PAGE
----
The NO. 1 Archery Review Website on the Web
On TV recently there have been some adverts for a well known Sofa store, you know the one, it's the place where you couldn't pay full price even if you wanted to as there seems to be a permanent half price sale... well this ad does my head in, you see, they show pictures of an old boy in a white coat with glasses and the smallest hammer in the world, he peers over the top of his glasses in a "craftsman like" manner whilst tapping ineffectually at the arm rest on a a sofa. Honestly, I ask you, is anyone going to be taken in by this nonsense ? and how the heck do they get away with such blatent rubbish - we all know they are probably nocked together by some convict in a far off land or some poor labourer being paid thruppence farthing a fortnight. In any case the colours are horrible and they all look like they have been beamed out of 1974.
OK, rant over, but what has this to do with Border bows you ask . Both Sid and Sid the younger welcome visitors to their workshops, in fact they positively encourage it, neither of them are shrinking violets and whereas some manufacturers might produce flashy websites and glossy photos, Border would rather put a bow in your hand and say " there, try that !".
We have had some friends pay a visit to Border whilst in the area and Andy and I were only too pleased to be invited to see where the fabled bows originate. As a day trip it is a little extravagant but as a fantasy day out it would be hard to beat.
A flight from Standstead, hire car at Edinburgh and by 10:30am we were driving through the beautiful green and verdant hills of the Scottish Border country. The second you walk into the workshops you know this is no ordinary "bow factory", machinery is running and the place smells of sawdust and glue - in fact the machinery that is making all the noise is the same as the tools in mine or any other workshop, nothing fancy, just bandsaws, linishers, sanders and a profusion of gauges, saws and large quantities of sandpaper - the guys doing all the work are wearing woodworkers aprons and they are filing out arrow shelves, sanding limbs and cutting risers from blocks that had been glued together - the very scene that the sofa manufacturers are trying to kid us happens in their factory !
The Sids are nothing less than welcoming and we are treated to a full tour - our treatment however isn't a one off. If you turn up there you will be shown the full works, right from the lumps of wood which are skilfully cut and glued to form those trademark Border risers through to where each bow is hand cut, hand finished and where every shelf has been filed and cut. Every single bow is tillered by hand and every limb tested by the expert craftsmen that created them. It's an astonishing experience. The place puts me in mind of the Indian railway system, if you have ever used it you will marvel at how you can book a seat in one small town for a train ride that commences in a different state in several weeks time. There won't be a computer in sight, just a chap with a pencil. When you turn up to board your train you will find a little piece of paper attached to your seat with your name and even what you have ordered for dinner. It's one of the biggest enterprises in the world in terms of logistics yet it functions superbly efficiently against all the odds. At Border there are little paper tickets with all the details of a particular customers order, right down to small custom changes that have been requested, we are shown a riser that was hand carved by one customer - he wanted it replicated for his bow. Because each bow is itself a custom order it is possible to do this.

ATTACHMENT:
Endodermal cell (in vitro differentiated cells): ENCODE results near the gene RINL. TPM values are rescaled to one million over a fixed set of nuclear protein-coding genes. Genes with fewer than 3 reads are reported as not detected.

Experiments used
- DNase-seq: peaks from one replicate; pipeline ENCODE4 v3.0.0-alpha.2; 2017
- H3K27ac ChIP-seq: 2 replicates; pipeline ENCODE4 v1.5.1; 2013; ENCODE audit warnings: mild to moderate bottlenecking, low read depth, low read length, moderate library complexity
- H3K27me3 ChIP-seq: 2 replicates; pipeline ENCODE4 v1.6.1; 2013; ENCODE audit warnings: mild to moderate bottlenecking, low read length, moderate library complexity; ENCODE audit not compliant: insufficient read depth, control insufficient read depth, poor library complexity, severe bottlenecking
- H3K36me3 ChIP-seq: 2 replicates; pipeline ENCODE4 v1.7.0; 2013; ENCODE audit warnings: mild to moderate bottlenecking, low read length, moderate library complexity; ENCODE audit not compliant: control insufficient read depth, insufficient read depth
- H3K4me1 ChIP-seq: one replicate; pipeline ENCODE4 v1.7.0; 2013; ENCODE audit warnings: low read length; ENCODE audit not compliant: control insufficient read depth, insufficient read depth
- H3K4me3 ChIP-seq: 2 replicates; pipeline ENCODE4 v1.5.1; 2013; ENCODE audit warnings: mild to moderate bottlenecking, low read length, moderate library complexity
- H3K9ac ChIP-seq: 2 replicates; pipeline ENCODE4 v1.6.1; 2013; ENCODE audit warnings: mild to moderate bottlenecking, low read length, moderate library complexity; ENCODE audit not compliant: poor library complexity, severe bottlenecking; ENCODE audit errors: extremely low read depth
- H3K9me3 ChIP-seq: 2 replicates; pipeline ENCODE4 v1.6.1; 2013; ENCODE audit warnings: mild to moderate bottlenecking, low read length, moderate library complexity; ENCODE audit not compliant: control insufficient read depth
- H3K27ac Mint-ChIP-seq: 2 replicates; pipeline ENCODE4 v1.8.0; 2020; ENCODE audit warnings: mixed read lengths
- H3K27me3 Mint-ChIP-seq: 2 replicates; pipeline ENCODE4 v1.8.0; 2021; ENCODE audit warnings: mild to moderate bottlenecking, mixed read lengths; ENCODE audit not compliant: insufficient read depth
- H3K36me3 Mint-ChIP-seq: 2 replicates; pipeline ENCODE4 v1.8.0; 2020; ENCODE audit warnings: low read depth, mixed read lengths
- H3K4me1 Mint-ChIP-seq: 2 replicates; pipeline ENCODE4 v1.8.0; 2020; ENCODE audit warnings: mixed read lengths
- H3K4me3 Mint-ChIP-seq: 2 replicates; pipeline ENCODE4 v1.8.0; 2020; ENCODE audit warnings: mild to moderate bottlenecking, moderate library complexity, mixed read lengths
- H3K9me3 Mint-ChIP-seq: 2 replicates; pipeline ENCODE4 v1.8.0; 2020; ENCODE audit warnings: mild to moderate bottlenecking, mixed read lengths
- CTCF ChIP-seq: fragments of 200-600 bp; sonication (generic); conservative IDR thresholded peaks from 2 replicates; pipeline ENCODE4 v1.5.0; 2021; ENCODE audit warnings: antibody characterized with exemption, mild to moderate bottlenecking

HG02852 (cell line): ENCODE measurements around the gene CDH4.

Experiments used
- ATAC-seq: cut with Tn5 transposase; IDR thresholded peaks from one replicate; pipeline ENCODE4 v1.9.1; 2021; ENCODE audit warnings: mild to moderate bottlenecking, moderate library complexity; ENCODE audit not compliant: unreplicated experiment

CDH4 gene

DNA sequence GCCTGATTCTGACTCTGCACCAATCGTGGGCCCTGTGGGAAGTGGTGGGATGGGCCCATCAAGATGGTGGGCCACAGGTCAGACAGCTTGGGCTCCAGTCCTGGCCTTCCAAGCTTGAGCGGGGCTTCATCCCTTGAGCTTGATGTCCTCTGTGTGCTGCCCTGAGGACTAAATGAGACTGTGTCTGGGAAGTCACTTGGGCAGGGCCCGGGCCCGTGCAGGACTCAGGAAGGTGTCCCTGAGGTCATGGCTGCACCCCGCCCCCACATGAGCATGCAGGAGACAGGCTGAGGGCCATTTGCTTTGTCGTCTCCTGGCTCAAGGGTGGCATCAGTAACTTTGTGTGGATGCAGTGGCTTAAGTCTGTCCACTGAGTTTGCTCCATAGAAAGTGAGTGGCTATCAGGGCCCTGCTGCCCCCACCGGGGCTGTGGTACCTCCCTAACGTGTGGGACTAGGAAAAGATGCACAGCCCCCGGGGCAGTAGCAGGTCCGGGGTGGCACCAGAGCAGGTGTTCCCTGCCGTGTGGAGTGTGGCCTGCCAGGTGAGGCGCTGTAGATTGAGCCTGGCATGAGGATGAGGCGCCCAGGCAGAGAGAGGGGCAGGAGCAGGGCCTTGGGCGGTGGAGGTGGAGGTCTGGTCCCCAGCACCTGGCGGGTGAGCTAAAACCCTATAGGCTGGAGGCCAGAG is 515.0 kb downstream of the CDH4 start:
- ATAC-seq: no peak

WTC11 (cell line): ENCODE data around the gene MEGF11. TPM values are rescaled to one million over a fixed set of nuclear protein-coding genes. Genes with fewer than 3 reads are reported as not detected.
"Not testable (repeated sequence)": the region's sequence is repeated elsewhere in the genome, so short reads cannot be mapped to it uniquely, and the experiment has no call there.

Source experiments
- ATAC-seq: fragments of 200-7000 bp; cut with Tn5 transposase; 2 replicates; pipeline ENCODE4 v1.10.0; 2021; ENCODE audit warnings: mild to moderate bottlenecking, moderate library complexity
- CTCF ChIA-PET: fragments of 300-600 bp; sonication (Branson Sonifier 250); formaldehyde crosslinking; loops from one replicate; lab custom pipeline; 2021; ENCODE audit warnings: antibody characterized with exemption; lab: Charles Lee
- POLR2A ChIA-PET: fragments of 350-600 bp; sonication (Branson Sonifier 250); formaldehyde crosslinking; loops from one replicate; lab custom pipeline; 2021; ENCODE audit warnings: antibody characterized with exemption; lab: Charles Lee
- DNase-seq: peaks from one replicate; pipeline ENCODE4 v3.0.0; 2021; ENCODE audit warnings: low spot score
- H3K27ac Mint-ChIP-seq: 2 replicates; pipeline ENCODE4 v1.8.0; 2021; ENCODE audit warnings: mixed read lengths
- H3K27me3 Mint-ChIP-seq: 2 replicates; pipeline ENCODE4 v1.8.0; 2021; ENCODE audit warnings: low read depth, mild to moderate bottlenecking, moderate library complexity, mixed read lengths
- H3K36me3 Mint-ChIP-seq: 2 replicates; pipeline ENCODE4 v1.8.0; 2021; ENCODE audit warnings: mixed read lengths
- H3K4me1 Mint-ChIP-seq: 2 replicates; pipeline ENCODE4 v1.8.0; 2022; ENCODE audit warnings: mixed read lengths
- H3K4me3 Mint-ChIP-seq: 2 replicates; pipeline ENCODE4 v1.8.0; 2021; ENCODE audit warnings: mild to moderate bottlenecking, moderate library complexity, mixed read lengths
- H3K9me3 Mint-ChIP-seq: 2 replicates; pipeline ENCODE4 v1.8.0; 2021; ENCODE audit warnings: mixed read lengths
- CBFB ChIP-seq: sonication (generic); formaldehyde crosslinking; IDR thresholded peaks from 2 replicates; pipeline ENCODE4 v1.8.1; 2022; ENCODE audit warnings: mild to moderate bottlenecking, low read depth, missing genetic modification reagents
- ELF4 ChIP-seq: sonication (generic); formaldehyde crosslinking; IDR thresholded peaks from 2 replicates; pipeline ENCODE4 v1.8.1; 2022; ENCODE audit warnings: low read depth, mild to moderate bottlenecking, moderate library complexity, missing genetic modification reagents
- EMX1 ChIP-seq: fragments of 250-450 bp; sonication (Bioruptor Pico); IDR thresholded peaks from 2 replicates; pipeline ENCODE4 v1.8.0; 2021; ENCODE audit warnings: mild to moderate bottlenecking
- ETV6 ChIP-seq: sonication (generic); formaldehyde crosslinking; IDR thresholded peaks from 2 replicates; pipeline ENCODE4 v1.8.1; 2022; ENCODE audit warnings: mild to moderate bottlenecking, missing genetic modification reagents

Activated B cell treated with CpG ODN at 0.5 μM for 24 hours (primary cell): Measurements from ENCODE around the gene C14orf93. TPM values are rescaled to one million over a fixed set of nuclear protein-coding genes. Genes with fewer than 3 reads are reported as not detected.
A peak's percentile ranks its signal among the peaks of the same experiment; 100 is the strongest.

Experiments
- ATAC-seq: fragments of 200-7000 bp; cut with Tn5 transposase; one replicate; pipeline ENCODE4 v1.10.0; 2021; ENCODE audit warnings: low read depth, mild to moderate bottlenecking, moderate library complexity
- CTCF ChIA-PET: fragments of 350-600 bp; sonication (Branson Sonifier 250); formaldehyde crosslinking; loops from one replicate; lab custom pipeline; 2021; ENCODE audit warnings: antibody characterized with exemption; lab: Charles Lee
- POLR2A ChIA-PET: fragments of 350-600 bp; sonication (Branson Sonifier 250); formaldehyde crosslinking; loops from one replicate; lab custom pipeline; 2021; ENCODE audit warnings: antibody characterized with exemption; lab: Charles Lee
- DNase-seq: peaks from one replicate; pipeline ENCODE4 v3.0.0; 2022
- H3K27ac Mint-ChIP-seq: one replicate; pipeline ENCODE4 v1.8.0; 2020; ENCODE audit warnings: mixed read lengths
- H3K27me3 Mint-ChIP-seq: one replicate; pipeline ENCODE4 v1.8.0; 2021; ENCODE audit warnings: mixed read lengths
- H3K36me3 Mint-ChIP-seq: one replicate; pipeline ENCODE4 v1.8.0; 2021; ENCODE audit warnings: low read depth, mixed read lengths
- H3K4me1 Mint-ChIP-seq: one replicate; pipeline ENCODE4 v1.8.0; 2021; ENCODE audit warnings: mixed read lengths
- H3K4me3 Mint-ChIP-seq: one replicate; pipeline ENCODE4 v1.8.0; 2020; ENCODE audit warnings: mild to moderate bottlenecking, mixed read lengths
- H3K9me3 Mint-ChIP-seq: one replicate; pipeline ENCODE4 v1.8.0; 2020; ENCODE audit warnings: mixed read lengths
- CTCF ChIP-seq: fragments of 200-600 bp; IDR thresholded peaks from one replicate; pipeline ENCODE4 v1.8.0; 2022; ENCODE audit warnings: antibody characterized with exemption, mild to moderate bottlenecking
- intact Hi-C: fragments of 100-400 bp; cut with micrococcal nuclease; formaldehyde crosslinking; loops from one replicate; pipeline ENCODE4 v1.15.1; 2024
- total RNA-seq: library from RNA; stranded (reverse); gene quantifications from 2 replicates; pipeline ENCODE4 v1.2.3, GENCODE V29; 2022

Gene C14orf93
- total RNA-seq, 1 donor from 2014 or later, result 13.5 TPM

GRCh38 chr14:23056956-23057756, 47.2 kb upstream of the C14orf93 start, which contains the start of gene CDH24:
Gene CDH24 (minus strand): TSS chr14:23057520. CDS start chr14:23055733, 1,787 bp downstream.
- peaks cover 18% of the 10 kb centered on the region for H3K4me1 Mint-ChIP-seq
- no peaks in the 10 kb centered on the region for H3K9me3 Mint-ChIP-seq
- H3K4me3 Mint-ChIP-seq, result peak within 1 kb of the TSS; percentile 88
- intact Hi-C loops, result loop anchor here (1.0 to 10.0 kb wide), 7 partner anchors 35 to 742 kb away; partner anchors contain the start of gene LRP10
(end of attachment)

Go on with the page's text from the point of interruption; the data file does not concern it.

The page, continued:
Passion is something that Border have in abundance and you will find yourself swept along on a crazy archery ride by each of the Sid's as they can't wait to show you and tell you all about bows and the archery experience they are trying to achieve, the guys are committed, they love what they do and they want to share it with everyone, they are archery nutters..... !! .......and this from a couple of guys who got up at 3:30am to fly to Scotland for the day just to look at some bows !!
It is inevitable that you will find yourself wanting to be part of the Border Experience.
The passion shines through when you have finished the tour because they will want to show you their course and the woodland it occupies - there is a permanent course laid out with 80 3D's - you heard me right - I said 80. Their rules are simple, you shoot one arrow at each target, if you hit or kill it you claim the score, if you miss then you don't get a second chance - what a great woodland and a superbly laid course, as we are guided around you will see the same sparkle in Sids' ( the elder) eyes that he gets when he talks about Border bows - these guys love archery, if they were only interested in selling bows they wouldn't bother with all the other stuff, if they only wanted to make money there are easier ways. For these guys there is only archery and the chance to produce a truly special product that is beautiful, functional and that will deliver staggering performance - We will be looking forward to reviewing some of the great bows that Border produce.
Archers Review is dedicated to carrying on the great tradition of sharing archery knowledge, in many ways we are still re-discovering the skills of our forefathers, unlike just about any other competitive sport, in archery the learning never stops, as we grow as archers the enjoyment increases, so we invite you to share with us all the skills, tips and hints that will help us all to be the best archer we can be.
If you have something to add feel free to mail in your articles, it can be on any aspect of archery from training to bow set up, a quick hunting tip or a specific archery question you would like to know the answer to, someone somewhere will have an answer for you.